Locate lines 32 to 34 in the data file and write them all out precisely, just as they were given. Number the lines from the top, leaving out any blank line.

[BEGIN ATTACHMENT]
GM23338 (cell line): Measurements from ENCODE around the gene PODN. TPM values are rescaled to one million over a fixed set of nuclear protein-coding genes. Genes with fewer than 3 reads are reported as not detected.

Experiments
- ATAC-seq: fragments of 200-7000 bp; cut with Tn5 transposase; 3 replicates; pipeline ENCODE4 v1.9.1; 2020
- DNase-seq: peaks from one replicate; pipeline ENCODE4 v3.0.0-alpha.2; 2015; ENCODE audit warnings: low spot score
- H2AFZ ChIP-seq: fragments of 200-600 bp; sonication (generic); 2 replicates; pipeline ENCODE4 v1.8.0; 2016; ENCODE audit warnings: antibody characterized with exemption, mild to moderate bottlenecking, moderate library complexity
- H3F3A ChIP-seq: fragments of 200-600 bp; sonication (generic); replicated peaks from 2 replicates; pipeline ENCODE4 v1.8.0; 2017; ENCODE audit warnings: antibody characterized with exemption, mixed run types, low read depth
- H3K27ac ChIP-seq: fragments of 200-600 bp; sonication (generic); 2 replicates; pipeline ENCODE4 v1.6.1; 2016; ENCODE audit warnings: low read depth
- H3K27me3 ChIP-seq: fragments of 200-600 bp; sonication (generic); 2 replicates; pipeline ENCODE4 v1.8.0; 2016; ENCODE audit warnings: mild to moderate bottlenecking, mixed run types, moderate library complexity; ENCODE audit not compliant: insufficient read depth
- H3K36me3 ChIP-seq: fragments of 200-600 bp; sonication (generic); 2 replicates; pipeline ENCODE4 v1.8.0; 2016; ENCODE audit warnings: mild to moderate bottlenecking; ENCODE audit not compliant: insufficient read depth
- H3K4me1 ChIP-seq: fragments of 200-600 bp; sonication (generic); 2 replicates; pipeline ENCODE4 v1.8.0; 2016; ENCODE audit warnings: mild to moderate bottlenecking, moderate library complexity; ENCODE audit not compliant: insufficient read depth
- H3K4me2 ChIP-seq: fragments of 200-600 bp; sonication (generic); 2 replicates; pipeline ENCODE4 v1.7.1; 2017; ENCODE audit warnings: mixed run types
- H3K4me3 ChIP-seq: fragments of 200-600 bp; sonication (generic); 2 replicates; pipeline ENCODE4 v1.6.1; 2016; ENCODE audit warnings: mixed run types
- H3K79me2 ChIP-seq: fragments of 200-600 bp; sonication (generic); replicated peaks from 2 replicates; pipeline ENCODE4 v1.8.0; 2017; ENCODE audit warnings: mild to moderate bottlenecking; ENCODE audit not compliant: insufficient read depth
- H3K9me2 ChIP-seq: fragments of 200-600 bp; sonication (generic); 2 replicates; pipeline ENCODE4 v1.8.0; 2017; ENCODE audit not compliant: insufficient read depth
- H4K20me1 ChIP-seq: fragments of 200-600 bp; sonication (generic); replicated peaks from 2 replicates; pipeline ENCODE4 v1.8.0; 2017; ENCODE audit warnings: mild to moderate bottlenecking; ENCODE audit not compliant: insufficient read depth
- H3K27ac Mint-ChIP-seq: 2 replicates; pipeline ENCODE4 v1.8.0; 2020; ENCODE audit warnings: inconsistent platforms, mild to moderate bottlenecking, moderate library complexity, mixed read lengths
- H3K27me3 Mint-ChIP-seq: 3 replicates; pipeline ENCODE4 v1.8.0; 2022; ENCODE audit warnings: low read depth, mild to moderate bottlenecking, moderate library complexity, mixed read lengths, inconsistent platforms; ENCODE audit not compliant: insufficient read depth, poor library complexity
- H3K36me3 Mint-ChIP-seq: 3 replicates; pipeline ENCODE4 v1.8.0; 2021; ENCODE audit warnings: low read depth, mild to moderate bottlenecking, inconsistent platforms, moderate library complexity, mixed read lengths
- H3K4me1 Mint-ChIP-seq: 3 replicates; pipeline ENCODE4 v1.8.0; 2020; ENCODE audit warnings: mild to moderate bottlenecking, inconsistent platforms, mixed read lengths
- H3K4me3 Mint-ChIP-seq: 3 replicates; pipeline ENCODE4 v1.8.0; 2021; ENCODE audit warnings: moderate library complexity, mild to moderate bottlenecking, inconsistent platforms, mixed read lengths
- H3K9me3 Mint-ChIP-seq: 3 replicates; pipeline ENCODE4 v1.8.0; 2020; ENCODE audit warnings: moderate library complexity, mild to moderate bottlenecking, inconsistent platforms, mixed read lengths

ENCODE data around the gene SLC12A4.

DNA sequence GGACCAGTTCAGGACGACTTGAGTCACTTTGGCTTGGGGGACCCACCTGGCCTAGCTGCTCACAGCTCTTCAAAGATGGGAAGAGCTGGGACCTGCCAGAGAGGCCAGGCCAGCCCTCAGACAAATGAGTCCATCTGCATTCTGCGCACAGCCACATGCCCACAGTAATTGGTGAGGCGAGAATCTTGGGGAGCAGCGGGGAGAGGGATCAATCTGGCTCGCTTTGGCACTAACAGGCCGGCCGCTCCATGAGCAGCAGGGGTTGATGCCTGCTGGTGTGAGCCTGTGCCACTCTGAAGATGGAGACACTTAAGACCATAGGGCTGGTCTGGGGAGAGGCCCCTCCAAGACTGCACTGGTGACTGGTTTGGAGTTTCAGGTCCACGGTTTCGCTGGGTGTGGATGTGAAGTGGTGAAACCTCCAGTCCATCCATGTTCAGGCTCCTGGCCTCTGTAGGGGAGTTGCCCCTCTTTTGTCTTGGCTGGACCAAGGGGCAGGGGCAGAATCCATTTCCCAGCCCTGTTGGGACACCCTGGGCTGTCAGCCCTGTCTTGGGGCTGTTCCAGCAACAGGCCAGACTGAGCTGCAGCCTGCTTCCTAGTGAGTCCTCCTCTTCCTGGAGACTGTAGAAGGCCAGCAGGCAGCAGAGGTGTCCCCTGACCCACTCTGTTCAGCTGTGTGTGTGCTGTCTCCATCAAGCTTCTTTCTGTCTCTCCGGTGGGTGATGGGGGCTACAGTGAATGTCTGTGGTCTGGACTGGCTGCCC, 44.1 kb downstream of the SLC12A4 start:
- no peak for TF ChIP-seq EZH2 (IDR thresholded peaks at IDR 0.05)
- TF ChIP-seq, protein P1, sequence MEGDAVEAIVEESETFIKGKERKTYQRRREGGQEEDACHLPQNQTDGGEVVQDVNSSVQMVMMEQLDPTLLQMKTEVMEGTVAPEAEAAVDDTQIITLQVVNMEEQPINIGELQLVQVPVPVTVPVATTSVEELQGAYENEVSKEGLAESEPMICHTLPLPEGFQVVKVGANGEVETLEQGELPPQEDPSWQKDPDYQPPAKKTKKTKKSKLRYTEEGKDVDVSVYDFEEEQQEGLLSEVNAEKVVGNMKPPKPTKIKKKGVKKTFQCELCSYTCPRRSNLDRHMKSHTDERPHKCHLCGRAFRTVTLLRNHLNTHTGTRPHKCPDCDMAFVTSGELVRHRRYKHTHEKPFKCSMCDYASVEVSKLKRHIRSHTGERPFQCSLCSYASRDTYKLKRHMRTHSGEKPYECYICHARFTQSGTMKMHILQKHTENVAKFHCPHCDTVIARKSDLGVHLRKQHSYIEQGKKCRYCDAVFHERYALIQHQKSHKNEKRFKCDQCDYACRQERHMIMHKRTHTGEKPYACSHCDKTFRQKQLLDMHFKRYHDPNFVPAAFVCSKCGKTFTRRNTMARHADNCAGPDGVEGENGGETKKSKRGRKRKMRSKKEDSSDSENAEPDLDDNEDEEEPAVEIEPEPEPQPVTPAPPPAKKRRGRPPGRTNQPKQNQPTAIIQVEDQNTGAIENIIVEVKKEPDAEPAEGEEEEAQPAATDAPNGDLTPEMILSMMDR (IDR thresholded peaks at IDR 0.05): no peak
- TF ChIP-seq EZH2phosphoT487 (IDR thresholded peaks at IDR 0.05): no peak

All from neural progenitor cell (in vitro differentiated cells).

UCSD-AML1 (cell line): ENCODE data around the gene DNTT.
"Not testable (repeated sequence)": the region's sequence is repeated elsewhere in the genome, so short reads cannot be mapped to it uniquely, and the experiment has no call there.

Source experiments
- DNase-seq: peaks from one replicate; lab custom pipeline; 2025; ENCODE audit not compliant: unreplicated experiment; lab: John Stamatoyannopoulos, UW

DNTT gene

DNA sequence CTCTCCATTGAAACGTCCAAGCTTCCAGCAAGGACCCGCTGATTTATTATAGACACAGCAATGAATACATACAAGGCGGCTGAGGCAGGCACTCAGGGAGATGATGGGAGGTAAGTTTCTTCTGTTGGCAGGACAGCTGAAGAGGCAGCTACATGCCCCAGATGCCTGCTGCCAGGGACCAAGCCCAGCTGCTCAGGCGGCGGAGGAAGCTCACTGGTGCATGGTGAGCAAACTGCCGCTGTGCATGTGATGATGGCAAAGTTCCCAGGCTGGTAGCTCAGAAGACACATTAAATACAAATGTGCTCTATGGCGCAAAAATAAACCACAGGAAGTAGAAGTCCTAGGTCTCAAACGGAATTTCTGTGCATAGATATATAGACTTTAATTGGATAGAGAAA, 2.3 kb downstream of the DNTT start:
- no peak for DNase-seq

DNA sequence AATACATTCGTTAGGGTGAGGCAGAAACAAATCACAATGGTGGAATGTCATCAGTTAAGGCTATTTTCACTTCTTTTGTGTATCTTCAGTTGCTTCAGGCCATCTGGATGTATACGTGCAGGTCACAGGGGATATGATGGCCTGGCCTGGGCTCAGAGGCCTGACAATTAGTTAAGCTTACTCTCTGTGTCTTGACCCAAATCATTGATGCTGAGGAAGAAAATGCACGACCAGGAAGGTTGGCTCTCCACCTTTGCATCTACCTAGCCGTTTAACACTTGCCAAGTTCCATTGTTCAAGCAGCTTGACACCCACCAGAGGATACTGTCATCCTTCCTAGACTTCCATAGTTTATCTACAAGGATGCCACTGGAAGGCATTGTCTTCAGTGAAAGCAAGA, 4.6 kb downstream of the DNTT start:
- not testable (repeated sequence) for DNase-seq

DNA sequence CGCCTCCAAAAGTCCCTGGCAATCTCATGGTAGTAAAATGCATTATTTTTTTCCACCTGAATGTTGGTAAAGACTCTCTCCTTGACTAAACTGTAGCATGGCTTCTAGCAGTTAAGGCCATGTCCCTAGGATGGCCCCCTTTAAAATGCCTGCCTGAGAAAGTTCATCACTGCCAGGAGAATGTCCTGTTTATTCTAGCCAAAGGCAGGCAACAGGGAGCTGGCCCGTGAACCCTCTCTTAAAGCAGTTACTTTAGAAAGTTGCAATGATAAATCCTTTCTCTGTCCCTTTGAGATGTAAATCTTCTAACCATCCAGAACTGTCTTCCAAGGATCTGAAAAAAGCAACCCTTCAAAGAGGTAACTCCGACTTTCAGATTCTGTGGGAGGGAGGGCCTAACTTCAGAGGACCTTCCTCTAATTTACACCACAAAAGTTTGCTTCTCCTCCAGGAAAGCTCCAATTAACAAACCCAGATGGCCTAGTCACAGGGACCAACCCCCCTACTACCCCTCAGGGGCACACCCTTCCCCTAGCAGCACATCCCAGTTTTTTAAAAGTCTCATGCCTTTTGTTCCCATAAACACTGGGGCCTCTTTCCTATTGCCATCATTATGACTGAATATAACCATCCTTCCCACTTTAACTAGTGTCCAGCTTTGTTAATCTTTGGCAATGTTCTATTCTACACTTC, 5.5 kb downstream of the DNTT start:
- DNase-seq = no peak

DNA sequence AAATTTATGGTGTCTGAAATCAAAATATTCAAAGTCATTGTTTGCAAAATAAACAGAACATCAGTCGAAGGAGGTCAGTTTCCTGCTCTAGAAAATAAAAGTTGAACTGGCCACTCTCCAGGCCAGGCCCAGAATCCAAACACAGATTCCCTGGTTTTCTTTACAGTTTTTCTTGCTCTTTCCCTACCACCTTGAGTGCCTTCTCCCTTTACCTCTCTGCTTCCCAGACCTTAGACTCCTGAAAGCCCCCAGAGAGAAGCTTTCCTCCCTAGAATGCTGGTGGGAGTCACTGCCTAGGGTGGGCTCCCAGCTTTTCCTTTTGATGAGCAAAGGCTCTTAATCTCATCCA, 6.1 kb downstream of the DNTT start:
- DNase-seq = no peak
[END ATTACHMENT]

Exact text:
DNTT gene

DNA sequence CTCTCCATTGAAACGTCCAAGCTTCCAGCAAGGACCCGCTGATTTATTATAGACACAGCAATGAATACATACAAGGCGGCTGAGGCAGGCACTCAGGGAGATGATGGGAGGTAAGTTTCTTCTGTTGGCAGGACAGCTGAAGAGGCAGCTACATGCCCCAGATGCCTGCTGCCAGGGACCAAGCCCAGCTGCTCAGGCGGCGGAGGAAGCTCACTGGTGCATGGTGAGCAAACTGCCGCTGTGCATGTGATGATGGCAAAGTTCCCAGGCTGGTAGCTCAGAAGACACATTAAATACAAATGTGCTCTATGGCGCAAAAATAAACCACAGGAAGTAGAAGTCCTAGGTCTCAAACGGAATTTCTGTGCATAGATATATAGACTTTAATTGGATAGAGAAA, 2.3 kb downstream of the DNTT start:
- no peak for DNase-seq